When the practice was over, and he had showered and dressed, Tanner went to Coach Reynold’s office to take care of the second task. The door was open, so he walked in.

“Do you have a minute to talk, Coach?”

“Sure, Tanner. Have a seat.”

“Did you find out about the Ealington football coach and why they hired Simon Poulter?”

“They had hired Bill Crenshaw as football coach. His name was submitted to the NCS, and they still have him listed as the coach. Crenshaw got a better offer from the high school where he’d been a student and graduated, and he took it. He could do that because at that time the football coach at Ealington wasn’t a contract position. Ealington was desperate and found Simon Poulter. He had been a high school football coach in Oregon who was looking for a job. He took the job at Ealington High and moved into the area with his wife and three kids. That included his son Nicholas Poulter, an 18-year-old high school senior who transferred to Ealington High. Their other two kids are in middle school.”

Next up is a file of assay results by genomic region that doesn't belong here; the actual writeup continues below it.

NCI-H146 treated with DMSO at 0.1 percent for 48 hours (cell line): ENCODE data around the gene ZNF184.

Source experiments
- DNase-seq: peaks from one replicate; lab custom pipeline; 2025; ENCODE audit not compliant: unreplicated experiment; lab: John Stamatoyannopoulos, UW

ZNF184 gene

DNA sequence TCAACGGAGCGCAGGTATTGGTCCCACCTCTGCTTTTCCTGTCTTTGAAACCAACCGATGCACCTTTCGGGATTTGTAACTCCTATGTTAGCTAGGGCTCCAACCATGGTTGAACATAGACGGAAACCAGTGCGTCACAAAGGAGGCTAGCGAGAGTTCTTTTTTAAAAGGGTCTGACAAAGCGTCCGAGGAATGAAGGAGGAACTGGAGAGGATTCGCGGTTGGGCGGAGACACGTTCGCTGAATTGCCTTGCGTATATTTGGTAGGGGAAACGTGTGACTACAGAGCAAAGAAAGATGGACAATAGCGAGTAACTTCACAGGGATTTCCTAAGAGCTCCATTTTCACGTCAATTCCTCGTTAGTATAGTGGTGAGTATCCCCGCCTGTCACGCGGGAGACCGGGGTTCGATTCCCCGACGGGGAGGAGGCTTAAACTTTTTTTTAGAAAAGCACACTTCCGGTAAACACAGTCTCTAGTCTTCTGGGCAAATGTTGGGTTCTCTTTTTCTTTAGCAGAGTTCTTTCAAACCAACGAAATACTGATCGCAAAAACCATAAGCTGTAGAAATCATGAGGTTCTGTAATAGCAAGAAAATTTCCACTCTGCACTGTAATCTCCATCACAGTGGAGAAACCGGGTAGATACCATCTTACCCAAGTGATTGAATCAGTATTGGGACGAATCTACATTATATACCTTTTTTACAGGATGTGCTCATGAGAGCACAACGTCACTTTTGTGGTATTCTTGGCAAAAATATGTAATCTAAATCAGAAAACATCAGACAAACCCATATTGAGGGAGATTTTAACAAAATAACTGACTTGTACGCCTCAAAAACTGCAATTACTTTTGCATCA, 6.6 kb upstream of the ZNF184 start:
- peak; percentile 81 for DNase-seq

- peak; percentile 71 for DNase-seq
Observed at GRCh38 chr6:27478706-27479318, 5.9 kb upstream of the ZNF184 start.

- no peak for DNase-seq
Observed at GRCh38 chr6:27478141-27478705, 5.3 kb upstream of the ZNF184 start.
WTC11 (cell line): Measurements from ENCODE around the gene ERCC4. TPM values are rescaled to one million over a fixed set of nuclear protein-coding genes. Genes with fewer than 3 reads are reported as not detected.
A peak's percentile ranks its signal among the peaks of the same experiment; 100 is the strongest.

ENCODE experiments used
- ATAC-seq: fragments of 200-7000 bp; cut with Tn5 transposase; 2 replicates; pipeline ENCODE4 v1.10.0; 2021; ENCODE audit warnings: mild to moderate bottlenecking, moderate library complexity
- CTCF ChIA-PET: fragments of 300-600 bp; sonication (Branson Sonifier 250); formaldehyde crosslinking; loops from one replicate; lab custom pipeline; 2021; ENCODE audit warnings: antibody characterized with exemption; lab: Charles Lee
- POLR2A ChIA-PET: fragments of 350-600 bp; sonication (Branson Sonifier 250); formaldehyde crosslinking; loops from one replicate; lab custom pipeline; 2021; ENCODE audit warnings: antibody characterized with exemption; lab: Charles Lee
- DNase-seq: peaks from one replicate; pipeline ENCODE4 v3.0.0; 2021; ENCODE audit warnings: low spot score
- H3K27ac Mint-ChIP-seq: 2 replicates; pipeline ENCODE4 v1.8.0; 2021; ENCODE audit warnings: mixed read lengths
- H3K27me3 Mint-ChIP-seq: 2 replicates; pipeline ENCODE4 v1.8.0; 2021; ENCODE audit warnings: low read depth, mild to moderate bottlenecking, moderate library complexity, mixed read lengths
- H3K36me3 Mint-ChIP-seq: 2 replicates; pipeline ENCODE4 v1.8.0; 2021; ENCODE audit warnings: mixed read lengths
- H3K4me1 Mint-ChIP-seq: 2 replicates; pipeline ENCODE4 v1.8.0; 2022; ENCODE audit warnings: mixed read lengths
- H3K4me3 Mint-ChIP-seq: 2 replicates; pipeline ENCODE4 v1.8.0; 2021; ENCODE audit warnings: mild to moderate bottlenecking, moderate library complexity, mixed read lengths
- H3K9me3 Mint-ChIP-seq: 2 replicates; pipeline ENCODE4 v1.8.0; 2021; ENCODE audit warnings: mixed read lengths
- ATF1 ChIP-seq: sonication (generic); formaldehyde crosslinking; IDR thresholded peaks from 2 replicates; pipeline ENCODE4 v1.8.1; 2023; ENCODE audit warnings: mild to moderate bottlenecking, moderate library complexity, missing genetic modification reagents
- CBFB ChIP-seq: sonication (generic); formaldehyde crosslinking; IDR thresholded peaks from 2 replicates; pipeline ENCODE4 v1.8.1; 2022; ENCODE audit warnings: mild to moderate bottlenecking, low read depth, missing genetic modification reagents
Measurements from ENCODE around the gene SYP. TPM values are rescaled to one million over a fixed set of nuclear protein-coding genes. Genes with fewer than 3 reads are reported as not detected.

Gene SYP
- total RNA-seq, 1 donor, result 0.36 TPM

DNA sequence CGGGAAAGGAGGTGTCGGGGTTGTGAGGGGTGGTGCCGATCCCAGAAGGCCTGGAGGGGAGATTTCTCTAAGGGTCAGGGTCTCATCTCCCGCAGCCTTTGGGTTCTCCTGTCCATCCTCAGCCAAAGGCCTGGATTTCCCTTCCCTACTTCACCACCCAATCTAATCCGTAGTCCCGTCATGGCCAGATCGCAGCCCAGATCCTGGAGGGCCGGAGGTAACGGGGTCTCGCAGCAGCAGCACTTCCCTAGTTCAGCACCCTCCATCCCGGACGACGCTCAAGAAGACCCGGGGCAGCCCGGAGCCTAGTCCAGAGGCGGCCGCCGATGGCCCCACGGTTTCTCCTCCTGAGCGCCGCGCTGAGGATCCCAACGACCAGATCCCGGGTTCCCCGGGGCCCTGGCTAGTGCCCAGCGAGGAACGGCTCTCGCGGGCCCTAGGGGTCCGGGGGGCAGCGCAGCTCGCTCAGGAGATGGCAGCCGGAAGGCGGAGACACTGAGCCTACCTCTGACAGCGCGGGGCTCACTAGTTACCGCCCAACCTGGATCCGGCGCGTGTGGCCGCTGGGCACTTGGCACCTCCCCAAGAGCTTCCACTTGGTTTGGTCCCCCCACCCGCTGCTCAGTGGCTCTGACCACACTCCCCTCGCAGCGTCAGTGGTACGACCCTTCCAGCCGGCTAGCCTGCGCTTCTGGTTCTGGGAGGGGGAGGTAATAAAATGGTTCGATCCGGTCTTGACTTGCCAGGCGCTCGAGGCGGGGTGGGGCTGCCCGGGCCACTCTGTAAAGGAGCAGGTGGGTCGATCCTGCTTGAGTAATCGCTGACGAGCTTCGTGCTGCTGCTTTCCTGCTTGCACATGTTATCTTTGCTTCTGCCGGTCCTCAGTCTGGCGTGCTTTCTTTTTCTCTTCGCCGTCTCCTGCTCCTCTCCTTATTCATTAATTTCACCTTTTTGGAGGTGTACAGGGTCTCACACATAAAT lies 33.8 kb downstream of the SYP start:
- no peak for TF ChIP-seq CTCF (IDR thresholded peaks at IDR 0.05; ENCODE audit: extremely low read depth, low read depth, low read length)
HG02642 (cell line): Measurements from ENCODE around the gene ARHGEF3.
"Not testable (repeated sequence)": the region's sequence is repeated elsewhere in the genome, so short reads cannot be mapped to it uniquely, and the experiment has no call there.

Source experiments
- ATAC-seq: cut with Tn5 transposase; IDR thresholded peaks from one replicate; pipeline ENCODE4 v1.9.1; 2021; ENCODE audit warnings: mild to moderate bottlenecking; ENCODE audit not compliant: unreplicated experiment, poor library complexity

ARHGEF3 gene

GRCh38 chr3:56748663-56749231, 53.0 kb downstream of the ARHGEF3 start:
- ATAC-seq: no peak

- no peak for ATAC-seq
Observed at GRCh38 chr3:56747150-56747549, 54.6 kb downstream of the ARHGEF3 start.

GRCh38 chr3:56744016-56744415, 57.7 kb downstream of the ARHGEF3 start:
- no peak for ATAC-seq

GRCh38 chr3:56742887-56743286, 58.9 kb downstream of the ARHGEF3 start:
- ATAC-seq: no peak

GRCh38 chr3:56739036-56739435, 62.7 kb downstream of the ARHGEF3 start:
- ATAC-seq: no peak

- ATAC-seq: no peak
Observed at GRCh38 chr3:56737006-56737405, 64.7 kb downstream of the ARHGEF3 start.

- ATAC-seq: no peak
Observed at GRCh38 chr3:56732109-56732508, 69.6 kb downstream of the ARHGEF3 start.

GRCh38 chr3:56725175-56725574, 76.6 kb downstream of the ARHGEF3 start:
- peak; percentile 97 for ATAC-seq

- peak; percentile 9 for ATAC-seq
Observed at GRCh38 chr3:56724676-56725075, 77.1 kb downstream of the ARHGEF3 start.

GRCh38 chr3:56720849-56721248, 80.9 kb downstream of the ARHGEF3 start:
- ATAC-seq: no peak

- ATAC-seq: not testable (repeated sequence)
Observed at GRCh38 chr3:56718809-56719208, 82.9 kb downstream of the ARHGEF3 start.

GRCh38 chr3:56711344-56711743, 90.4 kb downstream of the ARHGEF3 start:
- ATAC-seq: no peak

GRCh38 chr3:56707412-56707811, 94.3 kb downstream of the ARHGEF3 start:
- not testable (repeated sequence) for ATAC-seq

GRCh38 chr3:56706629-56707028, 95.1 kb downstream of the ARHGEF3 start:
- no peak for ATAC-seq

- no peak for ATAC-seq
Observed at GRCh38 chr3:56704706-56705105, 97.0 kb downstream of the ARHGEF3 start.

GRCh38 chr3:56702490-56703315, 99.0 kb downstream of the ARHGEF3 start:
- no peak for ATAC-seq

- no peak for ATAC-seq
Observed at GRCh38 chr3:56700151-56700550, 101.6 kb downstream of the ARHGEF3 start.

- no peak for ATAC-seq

Coach Reynolds explained what had been done. “Principal Ana Freitas, Athletic Director Lowry, and David Wells, the attorney for the school district, and I met and drafted four remedies we want the NCS and Ealington High School to take. These are the four points that are included in this letter.”

Tanner skipped over the introductory yadda yadda and got to the important part. It demanded the following remedies:

1) Ealington High School is to immediately suspend Nick Poulter, a senior at Ealington High School, from playing football on any Ealington High School team for the rest of the current football season for targeting and two flagrant personal fouls he committed on Thomas Harris, a sophomore member of the Edison High School varsity football team, causing severe internal injuries requiring hospitalization and preventing Thomas Harris from being able to continue to play football nor participate in any other athletics for the rest of this school year, and perhaps into the next school year as well.